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Classical Notes

Classical Notes: November 29, 2006 Archive

Credit Where Credit is Due

Posted at 6:11 PM on November 29, 2006 by Valerie Kahler
Filed under: The blog

I was all in a dither to read this article in the Toronto Post. It's not just about a cello, but about a carbon fiber cello! Since I happen to own one of these little black beauties myself (one of the R & D models from a friend's company, Quintus, in Camp Verde, Arizona), I thought the article would have a shout-out to the Cook clan of AZ...stir up a little home-state pride, y'know.

Not so much.

No mention of Quintus. The story refers only to carbon-fibre instruments by a company called Luis & Clark, which has the weight of celebrity endorsements on its side, with kudos from Edo de Waart, Kurt Masur and Yo Yo Ma. They're also the first hit when you google "carbon fiber instrument." The instruments were developed by Boston Symphony cellist Luis Leguia and a sailboat-making pal of his. Apparently it was Leguia's love for sailing that got him thinking about building a sturdier, lighter, more weather-proof instrument. How can I not root for a guy who's been playing the cello his whole life AND loves the feel of sun and spray on his face?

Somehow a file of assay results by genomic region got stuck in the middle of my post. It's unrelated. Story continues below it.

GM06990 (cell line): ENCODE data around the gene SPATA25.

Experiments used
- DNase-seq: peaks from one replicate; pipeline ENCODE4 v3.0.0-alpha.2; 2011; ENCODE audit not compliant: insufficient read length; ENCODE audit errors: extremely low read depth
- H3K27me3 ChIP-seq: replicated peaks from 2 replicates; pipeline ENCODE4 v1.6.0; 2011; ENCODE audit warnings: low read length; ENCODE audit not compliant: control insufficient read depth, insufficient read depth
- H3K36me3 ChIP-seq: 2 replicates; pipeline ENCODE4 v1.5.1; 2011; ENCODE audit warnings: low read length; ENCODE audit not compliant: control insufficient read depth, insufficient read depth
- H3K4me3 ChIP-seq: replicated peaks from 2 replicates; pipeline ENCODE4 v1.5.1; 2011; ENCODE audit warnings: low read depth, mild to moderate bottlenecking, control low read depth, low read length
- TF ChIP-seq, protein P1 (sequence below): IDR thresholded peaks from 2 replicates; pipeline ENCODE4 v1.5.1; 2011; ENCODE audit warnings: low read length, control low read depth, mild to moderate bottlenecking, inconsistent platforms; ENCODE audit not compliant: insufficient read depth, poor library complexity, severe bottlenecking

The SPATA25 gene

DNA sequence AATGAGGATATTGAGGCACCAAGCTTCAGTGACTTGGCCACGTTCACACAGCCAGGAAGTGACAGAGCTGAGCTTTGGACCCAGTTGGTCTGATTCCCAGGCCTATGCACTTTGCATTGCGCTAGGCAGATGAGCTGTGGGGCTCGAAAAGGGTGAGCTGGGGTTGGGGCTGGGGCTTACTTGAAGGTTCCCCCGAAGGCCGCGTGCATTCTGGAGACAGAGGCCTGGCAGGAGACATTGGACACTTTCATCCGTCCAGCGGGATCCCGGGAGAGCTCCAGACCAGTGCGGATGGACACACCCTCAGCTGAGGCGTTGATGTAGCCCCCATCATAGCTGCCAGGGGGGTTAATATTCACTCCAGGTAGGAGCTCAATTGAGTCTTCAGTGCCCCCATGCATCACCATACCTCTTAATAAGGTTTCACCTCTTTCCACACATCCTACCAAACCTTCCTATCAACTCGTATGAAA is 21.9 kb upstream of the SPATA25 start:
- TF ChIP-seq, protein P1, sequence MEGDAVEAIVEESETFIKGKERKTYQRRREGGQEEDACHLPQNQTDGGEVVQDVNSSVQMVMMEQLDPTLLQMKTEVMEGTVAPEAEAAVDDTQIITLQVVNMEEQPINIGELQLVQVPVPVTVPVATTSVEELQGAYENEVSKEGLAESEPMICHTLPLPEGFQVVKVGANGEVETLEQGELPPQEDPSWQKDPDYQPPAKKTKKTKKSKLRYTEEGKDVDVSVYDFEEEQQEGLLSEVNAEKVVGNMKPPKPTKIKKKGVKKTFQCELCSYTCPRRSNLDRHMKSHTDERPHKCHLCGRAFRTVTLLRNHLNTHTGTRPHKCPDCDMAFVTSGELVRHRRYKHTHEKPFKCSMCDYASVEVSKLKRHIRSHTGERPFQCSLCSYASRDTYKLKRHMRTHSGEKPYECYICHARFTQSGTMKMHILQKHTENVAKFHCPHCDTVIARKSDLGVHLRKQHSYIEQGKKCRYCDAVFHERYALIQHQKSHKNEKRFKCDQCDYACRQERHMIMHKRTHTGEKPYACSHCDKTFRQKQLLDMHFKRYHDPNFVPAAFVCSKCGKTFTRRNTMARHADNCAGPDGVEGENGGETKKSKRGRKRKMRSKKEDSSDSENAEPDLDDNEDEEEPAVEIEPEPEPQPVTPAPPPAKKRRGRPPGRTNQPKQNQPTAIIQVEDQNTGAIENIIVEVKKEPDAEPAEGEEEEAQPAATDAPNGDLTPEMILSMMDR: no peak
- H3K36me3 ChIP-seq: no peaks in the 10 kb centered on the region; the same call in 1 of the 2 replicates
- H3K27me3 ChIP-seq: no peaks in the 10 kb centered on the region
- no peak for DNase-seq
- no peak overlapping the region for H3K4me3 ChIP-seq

And yet...it made me feel a bit sad that the article made it seem as though Messrs. Luis & Clark are the sole pioneers in this weird little field.

Both companies seem to have launched products around 1996 - essentially simultaneous development of the same thing at the same time. Is this just another example of what scientists call parallel evolution? Or what more mystical types think of as the collective unconscious?

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